Features

The Judge : Review

by Kieran Daly                                                                                                                 

Okay, so this movie should be an easy sell. Robert Downey Jr. (Iron Man…like you didn’t know that already) plays a cocky, arrogant and sarcastic defense lawyer with daddy issues, how can you not want to see that?

The Judge, directed by David Dobkin (The Change Up, Wedding Crashers and Shanghai Knights), follows big city lawyer Hank Palmer (Downey) as he returns to his small town childhood home where his father (Robert Duvall, The Godfather), the town’s judge, is suspected of murder. Hank sets out to discover the truth and tries to prove his father as innocent, but the real story the film is about an estranged father and son who slowly start to realize the importance of family. I know that sounds soppy, but be warned, this film is a bit of a tearjerker.

The cast that Dobkin has built up for this film shines the whole way through it. Downey is perfect in the lead role and his interactions with Duvall and his two brothers (played by Jeremy Strong and Vincent D’Onofrio) are extremely entertaining to watch, to say the script has been well written would be an understatement. Every sad moment in the film is proceeded by a little laugh and that is then followed by another emotional moment, this film really is an emotional roller coaster. The scenes in the film where Duvall and Downey butt-heads have to be some of the most entertaining scenes in the film, I would actually be surprised to not see either of them get an Oscar nod for this film.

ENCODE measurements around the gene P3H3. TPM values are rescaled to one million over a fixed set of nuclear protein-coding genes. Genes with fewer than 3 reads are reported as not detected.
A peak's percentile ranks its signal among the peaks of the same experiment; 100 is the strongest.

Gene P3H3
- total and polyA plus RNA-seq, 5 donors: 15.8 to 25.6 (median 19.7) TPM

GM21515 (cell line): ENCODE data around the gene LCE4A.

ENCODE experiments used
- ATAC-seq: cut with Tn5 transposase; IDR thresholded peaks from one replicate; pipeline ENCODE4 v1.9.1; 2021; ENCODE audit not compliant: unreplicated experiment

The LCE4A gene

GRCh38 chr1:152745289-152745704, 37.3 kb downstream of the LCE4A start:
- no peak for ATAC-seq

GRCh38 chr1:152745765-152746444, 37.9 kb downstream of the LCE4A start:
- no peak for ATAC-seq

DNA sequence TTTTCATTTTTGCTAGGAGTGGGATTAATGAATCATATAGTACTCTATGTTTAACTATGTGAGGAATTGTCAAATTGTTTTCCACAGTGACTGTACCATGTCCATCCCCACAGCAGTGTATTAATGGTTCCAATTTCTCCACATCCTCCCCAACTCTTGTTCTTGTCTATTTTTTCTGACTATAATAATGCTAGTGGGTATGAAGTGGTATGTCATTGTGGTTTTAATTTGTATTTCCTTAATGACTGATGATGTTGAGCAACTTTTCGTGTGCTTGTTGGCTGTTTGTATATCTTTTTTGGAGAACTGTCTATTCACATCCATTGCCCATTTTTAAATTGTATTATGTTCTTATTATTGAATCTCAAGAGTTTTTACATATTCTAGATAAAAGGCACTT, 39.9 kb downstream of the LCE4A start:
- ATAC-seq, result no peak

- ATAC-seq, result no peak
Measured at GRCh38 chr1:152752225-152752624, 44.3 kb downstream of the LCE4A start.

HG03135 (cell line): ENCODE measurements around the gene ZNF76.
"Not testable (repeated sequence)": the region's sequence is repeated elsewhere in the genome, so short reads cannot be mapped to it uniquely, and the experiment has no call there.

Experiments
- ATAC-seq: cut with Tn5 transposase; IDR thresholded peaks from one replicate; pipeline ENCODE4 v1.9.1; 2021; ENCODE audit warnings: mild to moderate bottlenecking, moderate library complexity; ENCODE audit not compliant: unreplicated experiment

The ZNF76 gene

Not only are the stars of the film brilliant, but also so are the supporting cast that consists of D’Onofrio, Strong, Dax Shepard (Hit and Run), Vera Farmiga (Bates Motel) and Billy Bob Thornton (Fargo). D’Onofrio and Strong are brilliant as Hank Palmer’s distant but loving siblings, the only shame is that they didn’t get more screen time, I would really have liked to have seen more scenes featuring D’Onofrio and Downey together. Shepard portrays a young lawyer that gets brought on to the case to help Duvall, it needs to be noted that Shepard was cast mainly for comedic appeal, and succeeds at attaining it. Farmiga plays one of Hank’s old flames before he left his hometown and never came back, but in all honesty her character becomes slightly forgettable as she only appears in the story every now and then, which is a shame. Thornton shines as the prosecutor that is attempting to put Duvall away for murder, again, I only wish he had been in the film more, his scenes are brilliant and it’s so entertaining watching him and Downey bounce off of each other both in and outside the courtroom scenes.

Another highly positive thing that I loved about this film has to be the music that is played throughout. The soundtrack does a really great job at setting the tone to certain scenes. My overall favourite use of this would have to be the multiple uses of “Holocene” by Bon Iver, each time the song is played I started to get a little teary-eyed.

All in all, I would highly recommend viewing this film. It is such a touching and emotional story with so many strong performances that will have you laughing and crying throughout most of the film. The overall message about that the bond between a father and his sons comes across really hard in this film, and that is honestly why it does so well, because almost anyone can watch the film and find some way to relate to it. I honestly hope to see this film get some love at the next Oscars.

See this film and others like it at the macrobert

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